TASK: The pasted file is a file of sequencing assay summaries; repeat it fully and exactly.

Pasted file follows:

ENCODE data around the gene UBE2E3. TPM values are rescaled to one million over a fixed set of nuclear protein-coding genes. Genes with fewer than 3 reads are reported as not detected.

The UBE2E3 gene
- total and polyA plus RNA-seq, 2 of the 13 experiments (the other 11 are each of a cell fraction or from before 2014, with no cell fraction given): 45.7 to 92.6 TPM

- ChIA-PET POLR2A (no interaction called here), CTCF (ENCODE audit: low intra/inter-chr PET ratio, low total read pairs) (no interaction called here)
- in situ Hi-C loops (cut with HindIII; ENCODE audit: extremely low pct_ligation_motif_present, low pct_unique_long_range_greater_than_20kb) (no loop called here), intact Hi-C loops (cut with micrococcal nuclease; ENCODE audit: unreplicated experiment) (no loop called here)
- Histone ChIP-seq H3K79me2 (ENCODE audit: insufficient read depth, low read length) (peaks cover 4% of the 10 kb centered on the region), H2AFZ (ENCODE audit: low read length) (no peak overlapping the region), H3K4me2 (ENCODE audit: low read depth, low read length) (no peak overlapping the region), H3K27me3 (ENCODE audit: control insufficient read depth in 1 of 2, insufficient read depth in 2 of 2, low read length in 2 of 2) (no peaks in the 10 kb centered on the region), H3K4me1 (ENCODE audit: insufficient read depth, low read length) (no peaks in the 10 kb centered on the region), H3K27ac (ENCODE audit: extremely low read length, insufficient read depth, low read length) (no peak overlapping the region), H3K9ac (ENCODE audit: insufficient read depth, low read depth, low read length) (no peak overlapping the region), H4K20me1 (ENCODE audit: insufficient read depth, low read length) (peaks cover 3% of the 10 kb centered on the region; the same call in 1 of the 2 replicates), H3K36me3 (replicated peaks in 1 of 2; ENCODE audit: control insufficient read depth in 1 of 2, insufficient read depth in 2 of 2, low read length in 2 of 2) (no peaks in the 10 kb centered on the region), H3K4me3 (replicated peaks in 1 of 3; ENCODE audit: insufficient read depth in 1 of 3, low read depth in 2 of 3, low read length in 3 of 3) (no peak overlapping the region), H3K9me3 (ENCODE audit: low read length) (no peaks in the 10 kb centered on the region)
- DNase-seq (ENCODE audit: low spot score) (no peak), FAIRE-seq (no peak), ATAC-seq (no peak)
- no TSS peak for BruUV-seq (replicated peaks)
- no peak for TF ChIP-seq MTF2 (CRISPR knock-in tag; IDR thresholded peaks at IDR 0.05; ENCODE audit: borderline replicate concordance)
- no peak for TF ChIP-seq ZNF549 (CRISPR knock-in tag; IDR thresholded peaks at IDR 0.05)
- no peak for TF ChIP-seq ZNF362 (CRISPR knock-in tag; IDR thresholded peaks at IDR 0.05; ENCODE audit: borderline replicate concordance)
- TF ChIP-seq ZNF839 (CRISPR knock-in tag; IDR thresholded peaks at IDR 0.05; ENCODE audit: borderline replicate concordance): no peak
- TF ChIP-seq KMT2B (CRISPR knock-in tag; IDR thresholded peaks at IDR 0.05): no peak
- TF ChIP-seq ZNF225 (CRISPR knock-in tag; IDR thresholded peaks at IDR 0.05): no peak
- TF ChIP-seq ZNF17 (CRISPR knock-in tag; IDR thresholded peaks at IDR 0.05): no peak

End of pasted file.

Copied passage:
ENCODE data around the gene UBE2E3. TPM values are rescaled to one million over a fixed set of nuclear protein-coding genes. Genes with fewer than 3 reads are reported as not detected.

The UBE2E3 gene
- total and polyA plus RNA-seq, 2 of the 13 experiments (the other 11 are each of a cell fraction or from before 2014, with no cell fraction given): 45.7 to 92.6 TPM

- ChIA-PET POLR2A (no interaction called here), CTCF (ENCODE audit: low intra/inter-chr PET ratio, low total read pairs) (no interaction called here)
- in situ Hi-C loops (cut with HindIII; ENCODE audit: extremely low pct_ligation_motif_present, low pct_unique_long_range_greater_than_20kb) (no loop called here), intact Hi-C loops (cut with micrococcal nuclease; ENCODE audit: unreplicated experiment) (no loop called here)
- Histone ChIP-seq H3K79me2 (ENCODE audit: insufficient read depth, low read length) (peaks cover 4% of the 10 kb centered on the region), H2AFZ (ENCODE audit: low read length) (no peak overlapping the region), H3K4me2 (ENCODE audit: low read depth, low read length) (no peak overlapping the region), H3K27me3 (ENCODE audit: control insufficient read depth in 1 of 2, insufficient read depth in 2 of 2, low read length in 2 of 2) (no peaks in the 10 kb centered on the region), H3K4me1 (ENCODE audit: insufficient read depth, low read length) (no peaks in the 10 kb centered on the region), H3K27ac (ENCODE audit: extremely low read length, insufficient read depth, low read length) (no peak overlapping the region), H3K9ac (ENCODE audit: insufficient read depth, low read depth, low read length) (no peak overlapping the region), H4K20me1 (ENCODE audit: insufficient read depth, low read length) (peaks cover 3% of the 10 kb centered on the region; the same call in 1 of the 2 replicates), H3K36me3 (replicated peaks in 1 of 2; ENCODE audit: control insufficient read depth in 1 of 2, insufficient read depth in 2 of 2, low read length in 2 of 2) (no peaks in the 10 kb centered on the region), H3K4me3 (replicated peaks in 1 of 3; ENCODE audit: insufficient read depth in 1 of 3, low read depth in 2 of 3, low read length in 3 of 3) (no peak overlapping the region), H3K9me3 (ENCODE audit: low read length) (no peaks in the 10 kb centered on the region)
- DNase-seq (ENCODE audit: low spot score) (no peak), FAIRE-seq (no peak), ATAC-seq (no peak)
- no TSS peak for BruUV-seq (replicated peaks)
- no peak for TF ChIP-seq MTF2 (CRISPR knock-in tag; IDR thresholded peaks at IDR 0.05; ENCODE audit: borderline replicate concordance)
- no peak for TF ChIP-seq ZNF549 (CRISPR knock-in tag; IDR thresholded peaks at IDR 0.05)
- no peak for TF ChIP-seq ZNF362 (CRISPR knock-in tag; IDR thresholded peaks at IDR 0.05; ENCODE audit: borderline replicate concordance)
- TF ChIP-seq ZNF839 (CRISPR knock-in tag; IDR thresholded peaks at IDR 0.05; ENCODE audit: borderline replicate concordance): no peak
- TF ChIP-seq KMT2B (CRISPR knock-in tag; IDR thresholded peaks at IDR 0.05): no peak
- TF ChIP-seq ZNF225 (CRISPR knock-in tag; IDR thresholded peaks at IDR 0.05): no peak
- TF ChIP-seq ZNF17 (CRISPR knock-in tag; IDR thresholded peaks at IDR 0.05): no peak